WorldWide Telescope is an incredible program that puts the universe at your fingertips. It was created using images and information gathered by telescopes probes and satellites, which are combined to create an interactive view of the sky that you can explore from your desktop.
WorldWide Telescope was developed by Microsoft Research – a branch of the company dedicated to furthering state-of-the-art computing and solving real-world problems. Astronomers use WorldWide Telescope to see the universe in many different wavelengths (including visible light, infra-red and gamma radiation), and there’s access to much more data via the Astrophysics Data System.
Despite its complexity, WorldWide Telescope is easy to navigate. Simply click and drag to pan around the sky, use your mouse wheel to zoom into an area that looks interesting, and right-click something that catches your interest. WorldWide Telescope already has more than a million active users, so let’s join them and turn our eyes to the heavens.
1. Get started online
WorldWide Telescope is available as an HTML5 web app and a downloadable Windows application. We’ll start with the web version at www.worldwidetelescope.org. Scroll past the welcome video and click ‘Explore WWT on the web’. A message will appear asking whether you want to share your location. This is optional, but telling WWT where you are will let you explore the sky as you’d see it from outside your own front door.
2. Begin exploring
Read the notes explaining how to navigate, then click ‘Close’. You’ll see an image of the sky with constellations highlighted; try clicking and dragging to pan around. You’ll see the list of celestial objects at the bottom of the screen change as you move around. Select one to explore it in more detail. Here I’ve chosen Mercury. You can click and drag to spin the planet, and use your mouse wheel to zoom. The amount of detail visible is incredible!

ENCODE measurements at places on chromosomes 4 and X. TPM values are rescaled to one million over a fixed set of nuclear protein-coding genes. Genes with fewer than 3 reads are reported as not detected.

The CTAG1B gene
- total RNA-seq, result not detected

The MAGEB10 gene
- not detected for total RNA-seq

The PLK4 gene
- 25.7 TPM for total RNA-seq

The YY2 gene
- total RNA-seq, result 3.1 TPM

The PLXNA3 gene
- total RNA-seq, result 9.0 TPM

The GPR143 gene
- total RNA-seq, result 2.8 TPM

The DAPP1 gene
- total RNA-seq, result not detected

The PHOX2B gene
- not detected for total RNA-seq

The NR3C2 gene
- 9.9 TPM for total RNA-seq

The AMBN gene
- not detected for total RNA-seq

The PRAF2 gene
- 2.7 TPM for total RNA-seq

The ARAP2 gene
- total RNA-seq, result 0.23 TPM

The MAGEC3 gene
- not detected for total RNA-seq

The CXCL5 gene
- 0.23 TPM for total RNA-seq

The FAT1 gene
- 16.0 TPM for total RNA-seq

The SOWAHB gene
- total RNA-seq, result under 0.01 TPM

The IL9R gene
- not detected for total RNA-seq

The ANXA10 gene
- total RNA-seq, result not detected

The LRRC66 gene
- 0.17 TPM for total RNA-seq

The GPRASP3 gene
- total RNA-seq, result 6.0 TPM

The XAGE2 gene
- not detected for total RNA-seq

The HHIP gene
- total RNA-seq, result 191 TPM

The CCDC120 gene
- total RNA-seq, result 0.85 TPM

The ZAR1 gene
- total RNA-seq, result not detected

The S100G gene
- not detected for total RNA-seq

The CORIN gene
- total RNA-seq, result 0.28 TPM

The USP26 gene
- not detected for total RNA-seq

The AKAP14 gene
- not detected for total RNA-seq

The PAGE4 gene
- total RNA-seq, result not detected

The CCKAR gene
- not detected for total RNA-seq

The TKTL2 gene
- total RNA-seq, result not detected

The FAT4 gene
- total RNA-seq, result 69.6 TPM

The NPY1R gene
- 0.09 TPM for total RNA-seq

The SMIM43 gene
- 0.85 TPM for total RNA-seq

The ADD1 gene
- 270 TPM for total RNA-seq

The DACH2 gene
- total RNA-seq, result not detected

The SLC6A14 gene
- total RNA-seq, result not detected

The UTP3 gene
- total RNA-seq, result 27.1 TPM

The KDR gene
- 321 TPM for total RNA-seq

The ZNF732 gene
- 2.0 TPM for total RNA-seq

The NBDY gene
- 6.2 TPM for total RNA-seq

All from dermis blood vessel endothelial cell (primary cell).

3. Pick a star
Now let’s take a look at a constellation. Click ‘Constellations’ in the top left, then pick one from the menu. Here I’ve chosen Ursa Major. Make sure ‘Sky’ is selected under ‘Look at’, then right-click one of the constellation’s stars to learn more about it. Click ‘View object’ and the display will zoom right in to show you the star up close. You can also see research papers on the star, look it up online and more.
4. Go deeper
Use your mouse wheel to zoom out again. Now you can try exploring on your own. Pan around and find a patch of sky that you’d like to explore and zoom in. Right-click when you see something interesting and zoom in for a closer look. Here I’ve found a spherical collection of stars called NCGC 6752. It’s visible from Earth, so I could use the right ascension and declination provided to find it with a real telescope.
5. Cosmic dust
You can explore the sky using various surveys listed in the top menu. Zoom out again and try clicking ‘SDF dust map’. Cosmic dust used to be an annoyance to astronomers because it obscured the objects they were trying to see, but with infrared astronomy it can give us a huge amount of information about the formation and lifecycles of stars and planets. See if you can find a nebula made by a dying star.
6. Take a tour
Thousands of astronomers have collaborated to make WorldWide Telescope such an extraordinary tool, and several have put together virtual tours of celestial objects and events. Select ‘Guided tours’ from the top menu, then choose a tour and click the ‘Play’ button. You can pause the tour at any time, or right-click anything that looks interesting to take a closer look and learn more about it.
7. Install the Windows app
You can do even more with the WorldWide Telescope Windows desktop application, which is free to download. We recommend enabling the option that checks for automatic updates each time you start the program.
8. No place like home
While you’re using WorldWide Telescope, take a moment to visit Earth. Here you can choose from several views (the Earth at Night options are particularly impressive) from different years. You can zoom right in to find your house, then move all the way out and begin exploring different galaxies again. It’s an amazing tool that makes you feel very powerful, but also very, very small, and it will keep you clicking, zooming and reading for days.